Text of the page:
India’s elections; Uzbek reforms; Malaysia takes on Goldman Sachs
|Dec 20, 2018||Public post|
The Big One.
Rule of law meets hostage diplomacy.
The United States—with an important assist from Canada—has seemingly opened up a new front in the tech war with China. Or so you might think from the manner in which Huawei CFO Meng Wanzhou’s arrest has been covered in China’s state media.
Make no mistake: Meng’s arrest in Canada over bank fraud charges is a watershed event and it has significance for the nature of China’s relationship with both Canada and the United States, but it was a result of an independent legal process in the United States. The specifics have gotten lost amid state media sensationalism in China and unfortunate statements in the United States. For instance, U.S. President Donald J. Trump’s implication that he might interfere in Meng’s prosecution, instead of reaffirming the rule of law, undermined it considerably, confirming Beijing’s worst suspicions.
The Diplomat’s Bonnie Girard explains what’s behind the public backlash to Meng’s arrest, which has inflamed nationalist sentiment over what is seen as one of China’s most cherished national brands. A perceived attack on Huawei becomes an attack on the “Huawei story” itself, which may as well be the story of China over the last 30 years itself.
The Huawei story is told and sold in China as a romanticized rags-to-riches saga: A middle-aged rank-and-file retired People’s Liberation Army officer takes his meager savings to form a private company, nearly unheard of in 1987. He braves political, financial, and societal disdain and discrimination to eventually create one of the world’s largest and most successful telecommunications equipment companies, going head to head with Western competitors, and winning.
Meng’s case comes not long after U.S. action against ZTE, too. At The Diplomat, Jin Kai contextualizes Meng’s arrest in the aftermath of the ZTE saga.
The Canada angle in Meng’s arrest adds an interesting layer to all this, of course. Ottawa complied with a U.S. extradition request by arresting her and incurring China’s wrath in the process. Chinese retaliatory action, meanwhile, has been appalling. Two Canadian citizens—Michael Kovrig and Michael Spavor, both of whom I’ve met in recent months—have been detained and hit with unspecified charges of undertaking activities that harm China’s national security. A third Canadian—as yet unnamed—has also been detained.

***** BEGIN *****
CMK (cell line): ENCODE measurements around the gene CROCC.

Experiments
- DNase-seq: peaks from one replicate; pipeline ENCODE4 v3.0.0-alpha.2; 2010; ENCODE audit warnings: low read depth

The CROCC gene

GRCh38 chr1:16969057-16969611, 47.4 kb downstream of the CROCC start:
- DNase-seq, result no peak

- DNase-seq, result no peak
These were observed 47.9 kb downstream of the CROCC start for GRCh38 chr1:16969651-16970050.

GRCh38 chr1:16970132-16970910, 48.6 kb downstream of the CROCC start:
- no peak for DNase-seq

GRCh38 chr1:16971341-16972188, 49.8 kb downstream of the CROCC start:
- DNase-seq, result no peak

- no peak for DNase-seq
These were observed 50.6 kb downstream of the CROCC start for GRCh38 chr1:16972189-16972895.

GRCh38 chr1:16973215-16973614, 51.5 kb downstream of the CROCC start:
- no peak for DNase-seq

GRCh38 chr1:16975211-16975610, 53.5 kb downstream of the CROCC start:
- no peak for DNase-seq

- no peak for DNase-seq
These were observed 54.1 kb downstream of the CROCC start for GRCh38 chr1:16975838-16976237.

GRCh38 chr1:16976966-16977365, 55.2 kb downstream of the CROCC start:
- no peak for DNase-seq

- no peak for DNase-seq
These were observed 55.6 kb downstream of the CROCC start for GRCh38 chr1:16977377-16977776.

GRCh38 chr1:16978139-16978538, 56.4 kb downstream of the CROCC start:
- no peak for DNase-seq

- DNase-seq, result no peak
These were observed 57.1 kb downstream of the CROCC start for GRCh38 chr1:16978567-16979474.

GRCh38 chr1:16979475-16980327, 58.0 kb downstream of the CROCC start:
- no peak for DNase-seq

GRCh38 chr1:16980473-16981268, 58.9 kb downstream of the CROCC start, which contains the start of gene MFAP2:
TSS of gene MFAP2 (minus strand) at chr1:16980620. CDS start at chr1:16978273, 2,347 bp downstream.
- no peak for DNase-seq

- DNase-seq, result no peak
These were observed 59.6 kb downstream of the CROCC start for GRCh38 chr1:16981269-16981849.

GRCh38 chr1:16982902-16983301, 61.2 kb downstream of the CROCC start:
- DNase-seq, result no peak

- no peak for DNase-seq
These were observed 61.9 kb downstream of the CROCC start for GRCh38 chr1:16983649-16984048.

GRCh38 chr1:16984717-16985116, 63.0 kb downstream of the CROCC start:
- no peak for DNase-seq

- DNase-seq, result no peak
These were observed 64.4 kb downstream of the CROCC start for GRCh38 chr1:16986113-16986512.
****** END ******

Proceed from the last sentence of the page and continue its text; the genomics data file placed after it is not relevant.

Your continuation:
This is, of course, a trumped-up pretext for Chinese authorities to effectively undertake a form of hostage diplomacy, deepening a rift with Canada. Kovrig and Spavor’s arrests, alongside Meng’s prosecution and possible extradition, may mark the start of a prolonged lull in Ottawa-Beijing ties, similar to the freeze that came over China’s ties with Norway after the 2011 Nobel Peace Prize went to dissident Liu Xiaobo.
The non-authoritative, but Communist Party-linked Global Times made clear that the move with Kovrig and Spavor is effectively a ransom: “It is quite simple to end the crisis between China and Canada by giving back Meng’s complete freedom.” Donald Clarke put it rather aptly in the Washington Post:
The critical element of a hostage-taking is that the hostage-taker must tell you that it’s a hostage-taking and what his demands are, otherwise the whole point of taking hostages is defeated. In this case, official and quasi-official Chinese sources have been clear. The Chinese ambassador to Canada has not just admitted it; he has also proclaimed it in an op-ed in the Globe and Mail, saying that those who object to the Kovrig detention should reflect on Canada’s actions.
As I wrote recently, the United States and Canada should stand shoulder-to-shoulder in allowing Meng’s case to play out by the book. Unlike Spavor and Kovrig, who received limited Canadian consular assistance days after their initial detention, Meng has access to top legal counsel and was granted supervisory bail after a hearing. China’s overzealous reaction might backfire, too.
Spavor’s case, in particular, should send a chill through the spines of expat businesspeople based in China. Spavor, an entrepreneur involved in cultural exchanges with North Korea, was simply plucked up by Chinese authorities as a geopolitical pawn and now risks losing everything as a result. Other crises could similarly implicate China-based entrepreneurs from other countries.
This episode is likely far from over, however. Meng may be extradited to the United States, which would expand the scope of China’s retaliation. Stay tuned.
Bottom Line: The arrest of Huawei’s CFO over bank fraud charges has opened a serious rift between China and Canada and is far from over.
U.S. President Donald J. Trump and the North Korean regime have fundamentally different perceptions of just how well things are going when it comes to denuclearization diplomacy. Trump had the following to say last week on Twitter:
You might recall that the Obama administration’s North Korea policy after the failed 2012 “Leap Day Deal” was pejoratively dubbed “strategic patience.” What we have here might be another version—perhaps “astrategic patience,” given the administration’s confused approach to Pyongyang.
North Korea, meanwhile, responded to Trump indirectly through an important—but non-authoritative—statement attributed to a think tank within its Ministry of Foreign Affairs. The core point was that “anti-DPRK sanctions and pressure” will “block the path to denuclearization on the Korean Peninsula forever.”